My friend Chris had a perfectly good, secure, well-paying job as a chemist up until a few weeks ago, when he quit. When he announced it on Facebook, he received a virtual round of approving applause, hundreds of likes and 100-plus comments. A few hours later, he logged back on to say thanks, and that he never thought that his resignation letter would be his most popular post ever. (he also fixed the typo in the letter before sending it, FYI)
I clicked “Like,” too. I was excited for Chris. I knew he was leaving his office life and taking a chance on riding his bike, writing, and doing freelance social media consulting and seeing what happened. Everyone else, whether or not they had details about his next adventure or not, seemed to like it, too.
A few weeks later, another friend posted this, celebrating another person quitting their job:
I wondered: is this a thing? I mean, we all still love birthdays, engagement announcements, babies, and weddings, but we also have a thing for celebrating someone who walks away from a career and toward something else. It can be as simple as “I’m leaving my job to go live in my car and climb full-time for a while” or “I’m leaving Company X to start my own business, something I’ve always been passionate about.”
There are dozens of iterations of the American Dream, from owning a house to eating a cheeseburger with a hot dog on top of it, but most people would agree that freedom is a theme that runs through every variation—freedom to eat high-cholesterol meat sandwiches, or freedom to paint the walls in our kitchen hot pink. Freedom from a job we don’t like, or have just grown weary of, is pretty near the top of American Dreams, even if we don’t realize it until retirement. Who hasn’t found themselves thinking, in a long staff meeting, for just a second, about never having to go to another one of those staff meetings again? Daydreaming about owning a coffee shop, traveling, climbing five days a week, or finishing that stack of books that keeps piling up on our bedside table because we never seem to have enough time? Those people who escape become a sort of hero.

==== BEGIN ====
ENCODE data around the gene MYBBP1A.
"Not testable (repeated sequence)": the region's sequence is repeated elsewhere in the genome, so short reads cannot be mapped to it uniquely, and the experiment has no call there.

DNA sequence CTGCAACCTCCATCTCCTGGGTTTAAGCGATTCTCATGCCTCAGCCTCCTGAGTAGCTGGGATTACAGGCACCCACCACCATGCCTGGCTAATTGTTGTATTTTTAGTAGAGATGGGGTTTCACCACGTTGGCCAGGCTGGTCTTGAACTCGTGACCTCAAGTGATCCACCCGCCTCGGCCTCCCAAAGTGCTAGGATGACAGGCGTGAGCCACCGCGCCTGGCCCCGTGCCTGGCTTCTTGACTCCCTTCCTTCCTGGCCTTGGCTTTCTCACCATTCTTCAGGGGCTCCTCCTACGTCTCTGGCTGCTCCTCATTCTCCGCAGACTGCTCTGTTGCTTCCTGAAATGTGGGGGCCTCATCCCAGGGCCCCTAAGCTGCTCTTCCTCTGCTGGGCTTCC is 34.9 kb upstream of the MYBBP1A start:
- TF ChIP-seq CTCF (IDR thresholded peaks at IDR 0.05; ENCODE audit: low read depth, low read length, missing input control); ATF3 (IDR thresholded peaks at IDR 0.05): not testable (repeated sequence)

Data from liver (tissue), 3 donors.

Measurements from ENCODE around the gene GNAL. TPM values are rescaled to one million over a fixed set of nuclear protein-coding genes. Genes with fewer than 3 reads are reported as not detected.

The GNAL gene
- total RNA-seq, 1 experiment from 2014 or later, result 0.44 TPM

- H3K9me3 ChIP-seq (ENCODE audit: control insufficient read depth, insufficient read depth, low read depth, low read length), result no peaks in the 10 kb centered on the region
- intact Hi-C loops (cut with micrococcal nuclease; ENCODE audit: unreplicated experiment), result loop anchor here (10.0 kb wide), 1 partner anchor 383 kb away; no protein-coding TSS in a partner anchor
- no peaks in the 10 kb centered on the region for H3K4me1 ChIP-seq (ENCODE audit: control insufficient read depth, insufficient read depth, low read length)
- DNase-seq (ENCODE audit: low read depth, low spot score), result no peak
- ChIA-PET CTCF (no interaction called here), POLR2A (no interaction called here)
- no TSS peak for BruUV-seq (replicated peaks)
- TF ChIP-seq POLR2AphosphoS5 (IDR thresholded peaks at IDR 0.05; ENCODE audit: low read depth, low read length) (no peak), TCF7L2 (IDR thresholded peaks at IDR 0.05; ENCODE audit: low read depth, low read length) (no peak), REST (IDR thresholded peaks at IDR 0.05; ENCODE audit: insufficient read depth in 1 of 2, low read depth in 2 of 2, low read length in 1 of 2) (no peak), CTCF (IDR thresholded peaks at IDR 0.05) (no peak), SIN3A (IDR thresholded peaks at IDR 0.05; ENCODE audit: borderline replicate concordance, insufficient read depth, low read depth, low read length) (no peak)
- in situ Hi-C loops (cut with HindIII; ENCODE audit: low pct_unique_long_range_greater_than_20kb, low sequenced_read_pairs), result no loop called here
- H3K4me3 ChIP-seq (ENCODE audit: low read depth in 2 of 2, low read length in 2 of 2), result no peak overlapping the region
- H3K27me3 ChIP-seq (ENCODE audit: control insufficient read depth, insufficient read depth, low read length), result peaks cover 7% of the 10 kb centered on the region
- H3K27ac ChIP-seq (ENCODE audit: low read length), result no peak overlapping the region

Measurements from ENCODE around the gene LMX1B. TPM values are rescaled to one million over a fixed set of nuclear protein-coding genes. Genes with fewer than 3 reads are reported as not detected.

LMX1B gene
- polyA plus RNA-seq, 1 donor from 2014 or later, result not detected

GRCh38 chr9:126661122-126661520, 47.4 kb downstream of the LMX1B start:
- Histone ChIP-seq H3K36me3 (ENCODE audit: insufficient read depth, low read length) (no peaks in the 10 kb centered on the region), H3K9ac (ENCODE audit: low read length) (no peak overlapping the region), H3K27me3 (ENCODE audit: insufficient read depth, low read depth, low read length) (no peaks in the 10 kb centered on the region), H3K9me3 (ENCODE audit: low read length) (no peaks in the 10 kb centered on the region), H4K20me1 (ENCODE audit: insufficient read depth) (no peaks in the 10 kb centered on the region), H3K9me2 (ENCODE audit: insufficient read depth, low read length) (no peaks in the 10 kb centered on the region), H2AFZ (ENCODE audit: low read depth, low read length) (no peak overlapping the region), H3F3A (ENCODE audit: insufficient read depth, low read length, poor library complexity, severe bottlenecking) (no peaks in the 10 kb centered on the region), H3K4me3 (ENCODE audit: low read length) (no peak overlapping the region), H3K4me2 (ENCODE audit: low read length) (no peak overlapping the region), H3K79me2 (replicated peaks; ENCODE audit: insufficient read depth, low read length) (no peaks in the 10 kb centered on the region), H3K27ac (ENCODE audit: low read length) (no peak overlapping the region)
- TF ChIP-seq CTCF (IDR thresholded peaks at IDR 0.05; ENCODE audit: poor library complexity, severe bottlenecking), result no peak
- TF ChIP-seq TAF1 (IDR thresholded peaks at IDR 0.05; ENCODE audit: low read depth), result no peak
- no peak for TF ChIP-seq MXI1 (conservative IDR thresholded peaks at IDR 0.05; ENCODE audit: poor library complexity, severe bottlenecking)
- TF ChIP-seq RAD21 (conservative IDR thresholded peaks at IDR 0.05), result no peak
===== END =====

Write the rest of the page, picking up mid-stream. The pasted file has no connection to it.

My friend Nick was an electrical engineer for years, falling increasingly out of love with his commute and the work, and brewed beer at his house as a hobby. Finally, he put together enough money to start his own brewery, quit his job, and said goodbye to the hour-long commute to the office. Three years after it opened its doors on South Broadway, Westword named it the Best Brewery Tap Room in Denver.
Not all new businesses succeed (the majority actually fail within five years), and most people who take off on an endless climbing road trip eventually end it to do something else with their lives. But they had a taste of that freedom, even if it was only for a few months. There aren’t too many people living without participating in the money system, so most of us work. But there is joy in celebrating the “fuck this” moment of leaving a job and starting over, whether it’s ours or someone else’s (and whether or not there’s a solid contingency plan in place). Someone is escaping the drudgery or semi-drudgery of a job, and they become a sort of hero to the rest of us.
In his 2013 book, Dead Run: The Murder of a Lawman and the Greatest Manhunt of the Modern American West, author Dan Schultz discusses our obsession with outlaw heroes. Obviously he’s talking about people like Billy the Kid and Butch Cassidy, but I think in a much smaller scale, what he says is applicable to the people we see ditching the secure career for something uncertain:
“The main reason the ideal of an outlaw hero resonates so broadly in our society, why we have created a peculiarly American variety within our broader national myth of the American West is that the Western outlaw hero is a twisted extension of core American values. The desperate outlaw on the run not only had the freedom of the free-roaming cowboy disengaged with society; he pushed back at subjugating social forces— the relentless press of civilization and regulation. … In cheering for the outlaw hero, we are making a psychological stand for freedom, standing up to authoritarianism and dehumanizing social forces.”
Our world has changed a lot in the century since Billy the Kid and Butch Cassidy roamed the West, and we gravitate to far different stories, and sometimes more relatable ones. While no one will make a movie about Joe in the next cubicle turning in his badge one day to bicycle across the country, or our friend Jenny who turned her after-work hobby into a full-time career, those people sure do make for good contemporary outlaw heroes—so much so, we can almost see ourselves doing it someday.